The end of Okayama was just the beginning of an ever-expanding number of projects for the Center for Japanese Studies. By the early 1950s, the Center was out of the GI market and was preparing Michigan undergraduates for admission to an advanced course of study. For the next two decades, all graduate students in the program were required to take the "Twelve Doors" course. A year-long lecture series by experts on their own specialties, the class was also known to staff and students as the "Central Integrated Course," but was officially listed as "Anthropology 583-584: Peoples and Culture of Japan." The course, which included an oral exit exam, created not only a shared foundational knowledge of Japan for the students to build on, but also a sense of camaraderie that helped bind the future scholars to one another. These lectures eventually led to the publication of Twelve Doors to Japan (1965), with the goal of showing "outsiders" what insights and explanations the various separate disciplines could provide for the study of Japanese culture as a whole.
Beginning in 1952, a succession of CJS scholars served as Secretaries for the Far Eastern Association [founded in 1941, the name changed in 1956 to the Association for Asian Studies (AAS)], firmly establishing the organization’s administrative activities in Ann Arbor. For decades the AAS was housed in the same building as the Center for Japanese Studies, and more University of Michigan professors have served in its administration than professors of any other institution. In the late 1950s, the Center was also involved with the American Studies Center at Kyoto University, and even provided book awards for "Outstanding Contributions in Japanese Studies" to high school students at the American School in Tokyo.
Importantly, by the end of the decade, Center faculty had finished a project that had been the focus of research and discussion since the Center’s founding: a series of bibliographies representing many of the disciplines included at the Center, and itemizing the printed material available for the study of Japan. This was an influential accomplishment, indispensable to the serious study of Japan. The Asia Library was also, throughout the 1950s, vigorously cataloging the tens of thousands of books Center staff were continuing to gather. In fact, in 1955, the Center was in serious financial straits, but it was still trying to hire an additional seven staff members just to catalog the books. By late in the decade, the research carried out by Center faculty members at the Okayama field station led to dozens of publications, including the seminal work Village Japan (1959).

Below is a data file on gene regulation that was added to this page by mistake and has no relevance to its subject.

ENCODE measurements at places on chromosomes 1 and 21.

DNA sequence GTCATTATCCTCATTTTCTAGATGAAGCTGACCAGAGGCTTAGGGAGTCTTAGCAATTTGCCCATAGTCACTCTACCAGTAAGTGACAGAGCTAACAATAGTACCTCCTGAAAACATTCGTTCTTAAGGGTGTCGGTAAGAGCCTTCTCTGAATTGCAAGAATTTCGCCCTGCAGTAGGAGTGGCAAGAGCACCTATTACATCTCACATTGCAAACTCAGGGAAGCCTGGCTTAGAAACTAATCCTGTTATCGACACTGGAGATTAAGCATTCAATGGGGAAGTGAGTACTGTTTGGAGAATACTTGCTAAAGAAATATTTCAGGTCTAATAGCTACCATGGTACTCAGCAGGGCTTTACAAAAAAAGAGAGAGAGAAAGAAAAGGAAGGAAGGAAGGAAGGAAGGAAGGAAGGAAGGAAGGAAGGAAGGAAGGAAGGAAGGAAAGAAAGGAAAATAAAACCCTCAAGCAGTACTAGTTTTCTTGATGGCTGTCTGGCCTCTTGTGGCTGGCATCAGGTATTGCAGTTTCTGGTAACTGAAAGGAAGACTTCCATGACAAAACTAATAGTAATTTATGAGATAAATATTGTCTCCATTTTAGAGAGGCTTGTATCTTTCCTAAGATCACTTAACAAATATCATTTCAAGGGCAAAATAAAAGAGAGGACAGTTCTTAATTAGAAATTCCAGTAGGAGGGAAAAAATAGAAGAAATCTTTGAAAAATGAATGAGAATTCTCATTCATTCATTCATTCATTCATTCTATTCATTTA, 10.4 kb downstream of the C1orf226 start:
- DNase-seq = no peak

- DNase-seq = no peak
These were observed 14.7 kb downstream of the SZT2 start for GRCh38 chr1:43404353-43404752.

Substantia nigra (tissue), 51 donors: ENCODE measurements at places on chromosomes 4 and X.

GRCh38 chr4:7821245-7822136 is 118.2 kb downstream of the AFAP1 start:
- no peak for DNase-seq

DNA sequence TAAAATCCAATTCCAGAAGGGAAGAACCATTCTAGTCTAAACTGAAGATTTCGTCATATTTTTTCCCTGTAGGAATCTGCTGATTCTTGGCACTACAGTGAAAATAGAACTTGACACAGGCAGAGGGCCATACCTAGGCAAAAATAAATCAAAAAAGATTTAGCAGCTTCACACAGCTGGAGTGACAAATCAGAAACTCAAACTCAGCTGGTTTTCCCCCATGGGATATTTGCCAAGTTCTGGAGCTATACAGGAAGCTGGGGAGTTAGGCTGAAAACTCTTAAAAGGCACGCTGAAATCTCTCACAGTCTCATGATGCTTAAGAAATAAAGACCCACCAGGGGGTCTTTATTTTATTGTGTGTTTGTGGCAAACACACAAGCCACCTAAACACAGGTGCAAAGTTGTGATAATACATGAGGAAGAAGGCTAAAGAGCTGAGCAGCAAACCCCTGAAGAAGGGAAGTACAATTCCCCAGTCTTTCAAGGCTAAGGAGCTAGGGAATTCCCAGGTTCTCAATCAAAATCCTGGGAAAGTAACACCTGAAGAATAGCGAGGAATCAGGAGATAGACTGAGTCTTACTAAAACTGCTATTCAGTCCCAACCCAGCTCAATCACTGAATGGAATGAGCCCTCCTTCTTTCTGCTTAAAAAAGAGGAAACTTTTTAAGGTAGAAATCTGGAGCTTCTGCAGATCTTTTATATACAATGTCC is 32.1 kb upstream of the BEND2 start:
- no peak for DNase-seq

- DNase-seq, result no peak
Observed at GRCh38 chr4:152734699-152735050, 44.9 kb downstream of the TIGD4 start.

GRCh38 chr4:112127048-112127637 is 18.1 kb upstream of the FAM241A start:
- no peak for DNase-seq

Early on in its institutional life, the Center also began to bring Japanese scholars to Ann Arbor. Among the first was Dr. Ryōkichi Minobe, Director of Japan’s Bureau of Statistics and Professor of Economics at Hōsei University, who taught in Ann Arbor in the summer of 1949. Sumio Taniguchi, later President of Okayama University, arrived in 1952 to help John Hall organize the mountains of Okayama research. Other early notables included Yukio Mishima, who spoke to a packed house in Angell Hall on "The Literary Climate of Japan" in 1957, and the soon-to-be-Ambassador Edwin O. Reischauer who insisted in his lecture that same year, that "modernization, as opposed to Westernization," was the trend in Japan.